Table of contents
Idi, Hanshee, Oska, Rawondu, Bareeru, Wulo, Tuareg Sloughi
Males 64-74 cm
Females 60-70 cm
Males 20-25 kg
Females 15-20 kg
Black, tiger, sandy brown, gray
Hunting dogs, protection dogs, guard dogs
Features of the breed
History of Origin
The Azawakh is a rare short-haired member of the greyhound group, also known as the African greyhound, which originated many centuries ago. The origin of the African Greyhound is the Azawakh Valley, located in the Nile River basin. The breed’s origin’s history is shrouded in mystery, and many legends are surrounding the dog itself. Little information about the Azawakh has survived to this day. However, images of dogs can be seen on African murals thousands of years ago. Since then, the dog has been a constant companion of the nomadic peoples of the Sahara desert. The Azawakh is associated with the Tuareg peoples in the Sahel region, which covers most of present-day Mali.
In the past, the Azawakh was primarily a guard tasked with protecting his camp from thieves. Another role of the Azawakh was that of hunter, although the scarcity of game in this part of the world meant that he practiced this skill-less frequently. Nevertheless, a pack of Azawakh could bring down hares, antelope, and even wild boar.
The selection process among African greyhound puppies is interesting. When several puppies were born, the owner kept alive only those who fit the criterion of endurance. The advantage was given to male dogs, bitches were kept only when necessary to continue the race. The rest of the puppies were killed.
For thousands of years, the Azawakh has lived only in its native territory and has practically never crossed with other African breeds. It has preserved the breed’s gene pool and all the qualities that the Sahara’s infernal heat has honed. Azawakh was exported from Africa only recently. The African Greyhound first appeared in the United Kingdom in 1968, and the United States only 20 years later.
Appearance: height, weight, fur, color
The Azawakh is elegant in every way, from its appearance to its gait. The thin skin, short fur, and almost fat-free body make the dog extremely slender. If you look at the African Greyhound from the outside, you can see that it has a rectangular shape. Through the skin, you can see the dry but quite strong muscles of the dog. The slender paws of the Azawakh are longer than the torso.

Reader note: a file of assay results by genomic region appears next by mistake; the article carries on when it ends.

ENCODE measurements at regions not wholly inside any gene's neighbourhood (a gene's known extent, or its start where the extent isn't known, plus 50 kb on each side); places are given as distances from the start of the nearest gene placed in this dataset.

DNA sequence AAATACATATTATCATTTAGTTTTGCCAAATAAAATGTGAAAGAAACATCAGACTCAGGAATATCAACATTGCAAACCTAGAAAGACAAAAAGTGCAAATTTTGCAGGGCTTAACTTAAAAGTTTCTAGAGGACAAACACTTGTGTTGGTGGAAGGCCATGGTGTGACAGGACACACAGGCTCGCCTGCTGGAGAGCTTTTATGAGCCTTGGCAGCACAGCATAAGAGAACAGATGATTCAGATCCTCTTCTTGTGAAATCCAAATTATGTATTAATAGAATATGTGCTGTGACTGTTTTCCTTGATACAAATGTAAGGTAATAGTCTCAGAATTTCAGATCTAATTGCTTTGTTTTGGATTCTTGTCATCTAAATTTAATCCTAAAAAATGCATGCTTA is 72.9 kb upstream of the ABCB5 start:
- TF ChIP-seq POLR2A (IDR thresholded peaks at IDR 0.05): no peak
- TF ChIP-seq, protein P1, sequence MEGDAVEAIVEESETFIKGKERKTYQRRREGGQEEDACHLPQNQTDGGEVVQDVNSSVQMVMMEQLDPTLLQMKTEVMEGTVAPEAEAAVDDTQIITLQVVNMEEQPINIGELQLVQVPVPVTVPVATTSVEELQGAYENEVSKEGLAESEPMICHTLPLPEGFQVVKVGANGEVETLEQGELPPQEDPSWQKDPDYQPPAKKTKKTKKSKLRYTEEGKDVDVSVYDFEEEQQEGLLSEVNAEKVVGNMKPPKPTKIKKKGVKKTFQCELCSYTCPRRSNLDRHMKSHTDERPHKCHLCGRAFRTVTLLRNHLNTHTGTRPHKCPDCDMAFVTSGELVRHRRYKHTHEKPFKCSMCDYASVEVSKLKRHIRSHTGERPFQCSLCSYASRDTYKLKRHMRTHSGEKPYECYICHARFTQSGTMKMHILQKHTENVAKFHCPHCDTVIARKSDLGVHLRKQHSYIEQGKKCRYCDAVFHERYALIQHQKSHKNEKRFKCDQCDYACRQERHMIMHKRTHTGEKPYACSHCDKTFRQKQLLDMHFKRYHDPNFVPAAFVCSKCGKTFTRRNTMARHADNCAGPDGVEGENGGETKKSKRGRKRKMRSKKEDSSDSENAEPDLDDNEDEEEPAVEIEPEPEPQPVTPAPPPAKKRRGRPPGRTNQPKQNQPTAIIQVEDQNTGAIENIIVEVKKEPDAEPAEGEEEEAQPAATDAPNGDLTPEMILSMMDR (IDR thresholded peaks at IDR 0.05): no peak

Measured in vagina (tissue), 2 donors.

The Azawakh has a long flat skull and an even longer muzzle. The ears are thin, and the dark eyes are almond-shaped. The voluminous chest protrudes forward. The stomach is taut and almost hairless. The tail is straight, slightly curved at the tip. Despite its height, the Azawakh’s gait is graceful and elegant, often resembling a cat.
Its intelligence and quick wit distinguish Azawakh. The dog is very loyal to its owner and does not like and rarely lets strangers near it. The breed is often described as aloof, as it is not interested in friendship with strangers. The Azawakh wants to be alone; it can safely organize its leisure time without the owner’s involvement. The African Greyhound defends its boundaries, so it is not a breed from which you can expect affection. Nevertheless, behind the mask of restraint and sternness lies a loyal and loving heart.
The dog often gets annoyed if someone tries to get into “his territory”. It is not suitable for a family with a child. Azawakh’s hunting instincts will not allow it to stay quiet with cats, but it can get along peacefully with its congeners. The Azawakh is extremely protective of its home and family: it will bark threateningly if it feels threatened.
The Azawakh thin, short coat does not require excessive maintenance. All you need is a weekly wipe with a damp cloth. What can cause problems are the Azawakh’s teeth. They are prone to tartar formation, so you need to brush them daily. You need to get them accustomed to this procedure from childhood.
The climate in which the Azawakh has lived for many years has made it sensitive to low temperatures. During the cold season, stock up on clothing for your pet. Keeping your pet in a country house with a large area is ideal, as the Azawakh requires many hours of daily walks.
Raising Azawakh is not an easy task because they are independent and incredibly stubborn. They are used to doing what they want to do on their own. Only a person with strong leadership qualities can subdue these dogs. The owner of the Azawakh must be a leader, firm, and sometimes brutal. Raising a hand on the Azawakh is also not worth it because their proud nature does not tolerate humiliating themselves.
Strict selection and the unsparing climate of the African deserts have made the Azawakh virtually invulnerable to disease. However, many diseases can occur in the African Greyhound:
- cervical spondylopathy;
- gastric dilatation/envelopment;
- von Willebrand’s disease.
Azawakh is undemanding to food: he will eat anything you put. The food must be varied: dry food must be combined with liquid food.